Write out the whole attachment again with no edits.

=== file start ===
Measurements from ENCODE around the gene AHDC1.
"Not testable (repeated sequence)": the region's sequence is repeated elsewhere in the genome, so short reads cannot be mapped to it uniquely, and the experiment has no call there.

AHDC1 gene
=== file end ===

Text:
Measurements from ENCODE around the gene AHDC1.
"Not testable (repeated sequence)": the region's sequence is repeated elsewhere in the genome, so short reads cannot be mapped to it uniquely, and the experiment has no call there.

AHDC1 gene